A member of the B-vitamin complex, pantothenic acid is a water-soluble vitamin that plays a vital role in all body processes that require energy. Although the vitamin is essential in human nutrition, because of its pervasiveness in foods, the only documented cases of pantothenic acid deficiency are those produced in test subjects placed on a B-5 deficient diet. The form of the vitamin most commonly used in B-complex and multivitamin supplements is calcium pantothenate. Pantethine, an active metabolite of vitamin B-5, is also available as a supplement, but its activity in the body is markedly different from that of pantothenic acid.
While all foods contain at least some pantothenic acid, some of the richest sources include liver and other organ meats, milk, fish, poultry, and whole grains.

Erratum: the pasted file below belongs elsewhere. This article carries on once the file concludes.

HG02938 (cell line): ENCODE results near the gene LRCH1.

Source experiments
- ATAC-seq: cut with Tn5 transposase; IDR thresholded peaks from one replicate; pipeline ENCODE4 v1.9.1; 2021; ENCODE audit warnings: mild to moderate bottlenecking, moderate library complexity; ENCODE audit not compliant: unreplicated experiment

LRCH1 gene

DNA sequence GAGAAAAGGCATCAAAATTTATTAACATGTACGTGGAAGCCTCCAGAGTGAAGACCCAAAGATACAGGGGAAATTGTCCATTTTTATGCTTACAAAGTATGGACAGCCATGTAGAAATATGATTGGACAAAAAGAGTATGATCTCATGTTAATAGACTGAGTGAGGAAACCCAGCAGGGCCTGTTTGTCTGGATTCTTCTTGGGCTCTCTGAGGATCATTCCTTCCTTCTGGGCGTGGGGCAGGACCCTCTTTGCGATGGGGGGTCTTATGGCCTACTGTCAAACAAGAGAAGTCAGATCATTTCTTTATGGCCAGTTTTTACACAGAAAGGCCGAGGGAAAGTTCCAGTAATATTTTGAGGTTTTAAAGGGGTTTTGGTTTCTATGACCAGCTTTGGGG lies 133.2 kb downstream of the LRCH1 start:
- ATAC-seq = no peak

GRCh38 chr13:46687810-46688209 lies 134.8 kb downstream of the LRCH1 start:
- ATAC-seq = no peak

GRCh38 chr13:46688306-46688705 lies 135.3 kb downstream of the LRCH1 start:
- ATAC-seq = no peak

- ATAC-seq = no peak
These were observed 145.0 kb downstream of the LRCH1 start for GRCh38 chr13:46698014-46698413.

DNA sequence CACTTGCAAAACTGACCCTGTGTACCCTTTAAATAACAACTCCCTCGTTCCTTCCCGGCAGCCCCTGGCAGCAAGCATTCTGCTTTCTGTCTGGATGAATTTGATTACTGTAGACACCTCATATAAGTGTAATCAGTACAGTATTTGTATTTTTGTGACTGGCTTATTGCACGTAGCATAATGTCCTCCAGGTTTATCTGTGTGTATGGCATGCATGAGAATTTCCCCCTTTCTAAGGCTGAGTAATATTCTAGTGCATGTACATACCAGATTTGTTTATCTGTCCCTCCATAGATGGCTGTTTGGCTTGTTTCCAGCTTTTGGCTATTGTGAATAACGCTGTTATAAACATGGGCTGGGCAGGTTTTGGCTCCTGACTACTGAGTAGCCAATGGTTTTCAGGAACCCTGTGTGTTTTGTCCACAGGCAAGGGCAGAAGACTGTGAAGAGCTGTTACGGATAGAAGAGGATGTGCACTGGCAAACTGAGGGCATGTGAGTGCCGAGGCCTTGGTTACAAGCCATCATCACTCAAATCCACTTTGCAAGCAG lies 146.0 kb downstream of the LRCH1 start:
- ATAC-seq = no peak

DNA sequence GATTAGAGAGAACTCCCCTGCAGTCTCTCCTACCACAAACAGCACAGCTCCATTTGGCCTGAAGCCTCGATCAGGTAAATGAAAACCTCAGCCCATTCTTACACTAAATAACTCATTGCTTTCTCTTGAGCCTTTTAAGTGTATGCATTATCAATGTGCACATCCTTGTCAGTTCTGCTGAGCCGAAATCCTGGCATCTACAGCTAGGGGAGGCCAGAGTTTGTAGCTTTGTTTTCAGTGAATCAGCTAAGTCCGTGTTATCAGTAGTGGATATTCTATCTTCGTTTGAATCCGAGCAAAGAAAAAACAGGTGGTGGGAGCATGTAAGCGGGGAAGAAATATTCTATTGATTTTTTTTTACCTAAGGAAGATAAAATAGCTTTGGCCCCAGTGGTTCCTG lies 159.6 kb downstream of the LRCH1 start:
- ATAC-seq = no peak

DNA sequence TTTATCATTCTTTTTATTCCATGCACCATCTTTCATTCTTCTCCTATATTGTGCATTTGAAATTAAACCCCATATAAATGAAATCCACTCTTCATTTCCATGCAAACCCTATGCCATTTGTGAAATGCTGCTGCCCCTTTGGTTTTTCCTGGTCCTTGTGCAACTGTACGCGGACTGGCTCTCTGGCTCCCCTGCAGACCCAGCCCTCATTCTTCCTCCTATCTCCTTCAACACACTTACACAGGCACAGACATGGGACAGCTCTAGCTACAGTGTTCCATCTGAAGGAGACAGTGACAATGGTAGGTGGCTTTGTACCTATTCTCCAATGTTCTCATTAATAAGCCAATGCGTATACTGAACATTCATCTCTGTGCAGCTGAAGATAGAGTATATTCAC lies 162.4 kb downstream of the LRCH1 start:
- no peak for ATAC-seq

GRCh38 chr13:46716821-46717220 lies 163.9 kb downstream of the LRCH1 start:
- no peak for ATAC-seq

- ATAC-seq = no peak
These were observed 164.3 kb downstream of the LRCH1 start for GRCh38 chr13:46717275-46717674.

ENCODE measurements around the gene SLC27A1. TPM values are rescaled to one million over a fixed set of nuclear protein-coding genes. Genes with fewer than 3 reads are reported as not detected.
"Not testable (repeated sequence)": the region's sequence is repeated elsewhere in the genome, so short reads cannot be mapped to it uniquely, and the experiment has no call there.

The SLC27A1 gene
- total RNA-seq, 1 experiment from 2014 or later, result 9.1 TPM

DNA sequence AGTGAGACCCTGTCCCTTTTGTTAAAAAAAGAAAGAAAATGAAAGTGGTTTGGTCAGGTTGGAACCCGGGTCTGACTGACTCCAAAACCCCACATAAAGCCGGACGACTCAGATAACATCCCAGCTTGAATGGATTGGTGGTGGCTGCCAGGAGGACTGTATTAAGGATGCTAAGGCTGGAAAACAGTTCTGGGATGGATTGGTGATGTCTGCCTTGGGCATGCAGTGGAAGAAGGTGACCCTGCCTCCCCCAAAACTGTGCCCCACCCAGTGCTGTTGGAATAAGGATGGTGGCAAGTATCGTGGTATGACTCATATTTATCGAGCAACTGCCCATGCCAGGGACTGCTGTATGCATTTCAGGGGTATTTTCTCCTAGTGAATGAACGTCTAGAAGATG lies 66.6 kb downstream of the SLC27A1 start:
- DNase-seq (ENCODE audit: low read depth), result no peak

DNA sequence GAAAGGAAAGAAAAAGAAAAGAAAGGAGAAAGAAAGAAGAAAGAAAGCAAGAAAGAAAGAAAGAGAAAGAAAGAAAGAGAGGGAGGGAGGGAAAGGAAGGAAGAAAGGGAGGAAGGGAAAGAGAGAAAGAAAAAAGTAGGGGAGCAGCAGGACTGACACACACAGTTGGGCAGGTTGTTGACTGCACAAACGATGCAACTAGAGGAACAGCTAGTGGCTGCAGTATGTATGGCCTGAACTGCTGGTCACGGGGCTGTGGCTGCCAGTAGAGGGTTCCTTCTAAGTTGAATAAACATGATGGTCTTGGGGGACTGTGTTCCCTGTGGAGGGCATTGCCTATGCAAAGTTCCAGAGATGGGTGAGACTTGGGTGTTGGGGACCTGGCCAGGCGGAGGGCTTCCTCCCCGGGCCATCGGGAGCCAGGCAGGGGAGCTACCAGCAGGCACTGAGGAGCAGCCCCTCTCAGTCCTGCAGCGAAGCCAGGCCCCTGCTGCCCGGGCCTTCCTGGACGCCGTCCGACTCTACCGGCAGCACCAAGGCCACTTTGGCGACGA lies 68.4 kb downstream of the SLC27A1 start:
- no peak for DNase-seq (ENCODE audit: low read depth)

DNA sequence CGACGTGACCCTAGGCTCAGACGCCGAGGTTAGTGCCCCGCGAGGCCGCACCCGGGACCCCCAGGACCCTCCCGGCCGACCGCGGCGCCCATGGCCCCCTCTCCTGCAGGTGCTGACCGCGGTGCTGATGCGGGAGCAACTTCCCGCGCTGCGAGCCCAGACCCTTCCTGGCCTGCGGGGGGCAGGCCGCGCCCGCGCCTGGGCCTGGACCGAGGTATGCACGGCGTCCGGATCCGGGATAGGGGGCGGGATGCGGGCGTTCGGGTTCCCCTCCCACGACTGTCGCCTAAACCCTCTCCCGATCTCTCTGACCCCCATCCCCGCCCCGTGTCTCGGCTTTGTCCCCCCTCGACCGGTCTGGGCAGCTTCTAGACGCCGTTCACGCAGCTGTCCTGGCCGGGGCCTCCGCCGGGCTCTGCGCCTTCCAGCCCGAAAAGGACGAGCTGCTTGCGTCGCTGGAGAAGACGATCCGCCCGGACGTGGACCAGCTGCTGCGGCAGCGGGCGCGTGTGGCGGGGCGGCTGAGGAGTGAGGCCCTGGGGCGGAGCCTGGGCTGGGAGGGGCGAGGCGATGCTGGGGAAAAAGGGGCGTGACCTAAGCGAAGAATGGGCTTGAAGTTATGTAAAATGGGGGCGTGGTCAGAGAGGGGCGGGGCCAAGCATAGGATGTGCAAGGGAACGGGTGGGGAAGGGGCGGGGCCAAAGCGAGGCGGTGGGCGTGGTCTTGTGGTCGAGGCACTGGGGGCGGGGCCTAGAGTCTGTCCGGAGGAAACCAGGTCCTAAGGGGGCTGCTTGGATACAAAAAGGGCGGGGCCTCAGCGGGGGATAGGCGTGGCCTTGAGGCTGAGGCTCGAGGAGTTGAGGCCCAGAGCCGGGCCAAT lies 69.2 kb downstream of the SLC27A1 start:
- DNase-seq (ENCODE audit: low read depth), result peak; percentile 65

Pantothenic acid is required for the production of coenzyme A (CoA) and acyl carrier protein (ACP), compounds that play crucial roles in the metabolism of carbohydrates and fats for energy production, and in the manufacture of red blood cells and adrenal hormones.
The reference daily intake (RDI) for pantothenic acid is 10 mg/day, an amount easily obtained through food sources. Because excess pantothenic acid is excreted through urine, the vitamin has no known toxicity, even at very high doses.